Sunday, March 1, 2015

100 Grad Festival - Saturday

Berlin's annual 100 Grad (100 Degrees) festival is an opportunity for Berlin's three main independent theatre houses - HAU, Ballhaus Ost and Sophiensaele - to improve their brand and market themselves as key centres for new theatre in Europe. The rules are simple: anyone can make a submission in November each year, the performers don't get paid and come from everywhere anyway, and it costs €17 for a day pass to as much theatre as you can handle. The venues get free labour, and the performers go home with some photos of their 'Berlin stage moment', or access to an audience that, due to low expectations, are likely to see any actual art as a bonus.

If the above sounds like reluctant critique, it's because although it's clearly problematic, 100 Grad is one event where I just can't muster the cynicism. Sure, there are many things not to like, and it may be continuing a sorry tradition of Berlin being a mecca for new models of artist exploitation which are then exported to other contexts, but there's something about drifting between the three venues, meeting old friends in bars, and the unique character of each venue that leaves you spellbound, regardless of your predisposition. It's quintessentially theatre - and literally irresistible. Entering its final year this year, it will be replaced by something else next year, (probably more problematic, and developed "in dialogue with various venues, artists, and the Berlin Senate department for culture and the economy". Hmmm. Sounds exciting. Will the artists finally get that minimum wage they've been seeking over the last, well, since forever? Something tells me, no).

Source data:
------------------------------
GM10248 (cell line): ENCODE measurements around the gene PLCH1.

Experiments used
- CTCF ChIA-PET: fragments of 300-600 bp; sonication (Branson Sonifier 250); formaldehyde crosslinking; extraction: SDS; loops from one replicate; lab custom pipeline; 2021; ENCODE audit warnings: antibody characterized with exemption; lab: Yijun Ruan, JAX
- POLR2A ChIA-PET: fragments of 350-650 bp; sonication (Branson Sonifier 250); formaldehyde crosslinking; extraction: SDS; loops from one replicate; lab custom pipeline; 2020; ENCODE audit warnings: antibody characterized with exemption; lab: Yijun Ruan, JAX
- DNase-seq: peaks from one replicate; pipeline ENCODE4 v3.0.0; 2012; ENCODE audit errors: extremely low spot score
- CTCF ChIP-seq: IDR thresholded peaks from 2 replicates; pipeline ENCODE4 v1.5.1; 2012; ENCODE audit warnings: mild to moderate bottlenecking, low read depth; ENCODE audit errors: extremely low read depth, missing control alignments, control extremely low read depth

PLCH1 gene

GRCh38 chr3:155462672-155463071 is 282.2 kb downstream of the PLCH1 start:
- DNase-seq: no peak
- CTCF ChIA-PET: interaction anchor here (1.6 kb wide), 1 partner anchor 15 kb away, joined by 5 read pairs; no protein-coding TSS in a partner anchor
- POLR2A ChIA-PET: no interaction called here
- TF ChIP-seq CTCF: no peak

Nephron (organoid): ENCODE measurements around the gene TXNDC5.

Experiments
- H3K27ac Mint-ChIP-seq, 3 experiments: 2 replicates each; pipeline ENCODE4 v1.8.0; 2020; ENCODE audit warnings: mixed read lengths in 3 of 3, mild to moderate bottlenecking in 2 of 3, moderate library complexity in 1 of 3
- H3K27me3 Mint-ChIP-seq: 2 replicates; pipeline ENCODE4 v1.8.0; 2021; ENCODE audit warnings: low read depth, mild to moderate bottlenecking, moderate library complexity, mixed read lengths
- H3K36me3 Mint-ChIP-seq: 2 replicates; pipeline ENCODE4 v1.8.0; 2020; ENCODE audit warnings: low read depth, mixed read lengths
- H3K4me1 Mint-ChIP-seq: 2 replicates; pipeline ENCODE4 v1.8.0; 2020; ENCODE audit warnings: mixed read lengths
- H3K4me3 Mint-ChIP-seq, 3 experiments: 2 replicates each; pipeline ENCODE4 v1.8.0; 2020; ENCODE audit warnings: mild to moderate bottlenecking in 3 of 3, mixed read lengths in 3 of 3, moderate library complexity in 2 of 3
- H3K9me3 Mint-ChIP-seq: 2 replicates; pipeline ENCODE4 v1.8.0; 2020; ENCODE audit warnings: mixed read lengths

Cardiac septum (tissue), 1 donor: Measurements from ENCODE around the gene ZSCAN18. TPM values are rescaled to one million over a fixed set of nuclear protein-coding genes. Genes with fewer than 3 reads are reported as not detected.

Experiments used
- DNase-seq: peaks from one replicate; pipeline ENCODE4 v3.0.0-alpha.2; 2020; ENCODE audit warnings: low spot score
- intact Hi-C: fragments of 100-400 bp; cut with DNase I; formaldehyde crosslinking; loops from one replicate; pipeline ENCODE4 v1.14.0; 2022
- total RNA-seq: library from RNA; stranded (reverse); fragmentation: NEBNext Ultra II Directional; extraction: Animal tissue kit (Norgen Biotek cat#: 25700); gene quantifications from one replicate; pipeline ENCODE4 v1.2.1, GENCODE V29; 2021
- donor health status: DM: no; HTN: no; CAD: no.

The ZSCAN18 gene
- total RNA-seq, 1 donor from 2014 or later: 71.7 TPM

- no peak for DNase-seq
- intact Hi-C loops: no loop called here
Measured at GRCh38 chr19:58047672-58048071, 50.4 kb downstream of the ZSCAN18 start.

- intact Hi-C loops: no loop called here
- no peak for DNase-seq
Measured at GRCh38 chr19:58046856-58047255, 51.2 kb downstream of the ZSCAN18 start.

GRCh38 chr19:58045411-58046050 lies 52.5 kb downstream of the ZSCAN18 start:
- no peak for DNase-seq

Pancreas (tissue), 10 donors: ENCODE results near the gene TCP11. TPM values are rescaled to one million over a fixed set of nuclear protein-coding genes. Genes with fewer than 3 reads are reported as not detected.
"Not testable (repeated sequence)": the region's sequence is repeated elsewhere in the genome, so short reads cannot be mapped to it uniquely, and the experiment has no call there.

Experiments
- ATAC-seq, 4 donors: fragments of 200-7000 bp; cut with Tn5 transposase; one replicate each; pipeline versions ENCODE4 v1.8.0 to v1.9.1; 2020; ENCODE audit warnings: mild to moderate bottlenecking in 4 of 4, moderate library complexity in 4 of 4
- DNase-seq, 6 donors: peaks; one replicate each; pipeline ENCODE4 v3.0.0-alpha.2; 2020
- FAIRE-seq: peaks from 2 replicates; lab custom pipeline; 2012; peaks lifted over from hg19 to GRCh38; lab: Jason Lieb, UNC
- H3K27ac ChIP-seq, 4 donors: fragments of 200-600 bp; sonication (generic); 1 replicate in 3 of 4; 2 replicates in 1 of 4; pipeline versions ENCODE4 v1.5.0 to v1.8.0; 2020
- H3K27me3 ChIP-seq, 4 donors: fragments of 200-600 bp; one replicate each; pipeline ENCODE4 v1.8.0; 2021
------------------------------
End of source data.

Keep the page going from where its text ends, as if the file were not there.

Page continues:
Not to mention the generally high quality of work. Berlin is a place where many skilled performing artists live, and many more take the chance that 100 Grad offers to come here and perform. The result is more hit than miss, and a surprising amount of artfulness for a festival that is only loosely curated.

This year, the festival runs over four days, Thursday-Sunday, and takes in a seemingly endless number of shows. A lot of dance, a mixture of mostly German and English language,

Some of which this reviewer saw - but not many.


(Minsk, Belarus)

Mauser is a militant enaction of Heiner Müller's 1970 play of the same name, which addresses a paradox of dissent and collectivity. The audience enters the space to find themselves milling about nervously on stage with their fellow audience, whilst officials roam around enacting a mock registration process. There follows an oddly choreographed text segment, which combines menacingly spoken sections from Müller's play and rigid, military movement. Finally a symbolic massacre of the audience takes placethrough the medium of balloons.